• Joe. My. God. notes that Google’s social network Orkut, big in Brazil and India but absent elsewhere, will be shutting down at the end of this September.
  • Lawyers, Guns and Money notes that anti-gay activists are pleased with the Hobby Lobby ruling.
  • The Planetary Society Blog’s Adam Block shares pictures of colliding and interacting galaxies.
  • Seriously Science notes that not only do spiders have different personality types, but that these types contribute to the maintenance of their physical cultures.
  • The Signal notes ongoing research into data recovery methods and issues with compact discs.
  • The Volokh Conspiracy notes cases where putting the victim on trial does matter. (Records of past violence are noteworthy.)
  • Towleroad notes an economist observing that homophobia has an economic impact and points to an upcoming Irish referendum on same-sex marriage in 2015 that’s quite likely to pass.
  • Window on Eurasia quotes a Ukrainian about Russia’s issues with a separate Ukraine and notes a statement by Kaliningrad’s government claiming some Ukrainian refugees in Russia might be anti-Russian activists in disguise.

[LINK] “Grindr Pride Survey Reveals How Many of Its Users Aren’t Proud Enough to Be Out”

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Towleroad reports on a recent survey of Grindr users, described here, as to their biographical elements. Almost a fifth of Grindr users aren’t out.

When asked the age Grindr users decided to come out of the closet, users in their thirties and forties came out in their twenties (44 percent and 32 percent, respectively). However, 50 percent of users in their twenties came out when they were still teenagers, showing the growing progression and acceptance of LGBT youth. With more than 5 million active monthly users worldwide, Grindr has become a resource for men even before they come out. The survey revealed that nearly a third of respondents were using Grindr before they came out.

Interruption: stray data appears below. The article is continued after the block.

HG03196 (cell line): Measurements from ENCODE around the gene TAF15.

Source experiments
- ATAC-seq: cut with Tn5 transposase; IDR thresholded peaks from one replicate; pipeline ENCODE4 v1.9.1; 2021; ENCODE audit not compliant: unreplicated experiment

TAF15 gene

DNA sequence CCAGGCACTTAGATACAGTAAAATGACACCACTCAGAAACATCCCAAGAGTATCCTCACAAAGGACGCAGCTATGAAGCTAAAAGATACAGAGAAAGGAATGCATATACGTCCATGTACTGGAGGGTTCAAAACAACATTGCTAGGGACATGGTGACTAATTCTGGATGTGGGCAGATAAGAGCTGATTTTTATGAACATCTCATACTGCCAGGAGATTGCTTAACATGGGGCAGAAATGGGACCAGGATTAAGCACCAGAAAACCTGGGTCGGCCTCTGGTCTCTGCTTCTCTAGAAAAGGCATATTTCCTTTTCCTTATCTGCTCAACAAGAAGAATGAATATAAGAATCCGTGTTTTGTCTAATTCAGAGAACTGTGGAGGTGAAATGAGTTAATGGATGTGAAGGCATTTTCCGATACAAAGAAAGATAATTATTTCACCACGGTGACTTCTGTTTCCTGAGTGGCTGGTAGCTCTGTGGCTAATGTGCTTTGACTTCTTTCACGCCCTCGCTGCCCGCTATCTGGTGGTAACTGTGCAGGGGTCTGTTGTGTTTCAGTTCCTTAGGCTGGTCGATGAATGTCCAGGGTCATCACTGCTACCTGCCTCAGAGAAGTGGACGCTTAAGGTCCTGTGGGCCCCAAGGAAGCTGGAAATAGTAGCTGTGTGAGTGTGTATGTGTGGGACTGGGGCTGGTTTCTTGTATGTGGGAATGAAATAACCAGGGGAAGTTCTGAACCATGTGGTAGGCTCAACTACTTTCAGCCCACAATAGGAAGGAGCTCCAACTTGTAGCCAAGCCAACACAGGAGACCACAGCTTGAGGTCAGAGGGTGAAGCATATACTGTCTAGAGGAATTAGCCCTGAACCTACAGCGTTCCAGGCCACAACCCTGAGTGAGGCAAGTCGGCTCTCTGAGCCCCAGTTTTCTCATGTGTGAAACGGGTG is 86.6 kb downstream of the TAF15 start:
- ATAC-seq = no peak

“It’s a great time to be gay – not just because it’s pride season, but because the tide is shifting for our community,” said Joel Simkhai, founder and CEO of Grindr. “Our voices are being heard as laws are changing, people are getting married and we have more allies than ever before. Every day, more people are getting involved with our community and our latest survey showed an overwhelming 89 percent of Grindr users support the LGBT community by donating, volunteering or participating in equality initiatives. We are doing our part by helping to increase awareness through our Grindr for Equality campaign and have done some amazing work for equality and to advance the cause of our community worldwide.”

Grindr’s survey also put to test the saying that blood is thicker than water. Apparently not in regards to coming out – 72 percent of respondents said the first person they told was a friend, while only 22 percent told a family member first.

When it comes to how out Grindr users are, a large majority (96 percent) came out to friends and 81 percent have come out to family, but only 68 percent have come out at work. This means workplace discrimination fears are still top of mind for many Grindr users. This may be surprising considering the main reason respondents hesitated about coming out of the closet was the fear of rejection from family and friends. That 81 percent beat out other fears such as gay slurs, threats, excluded by religion and unfair treatment in the workplace.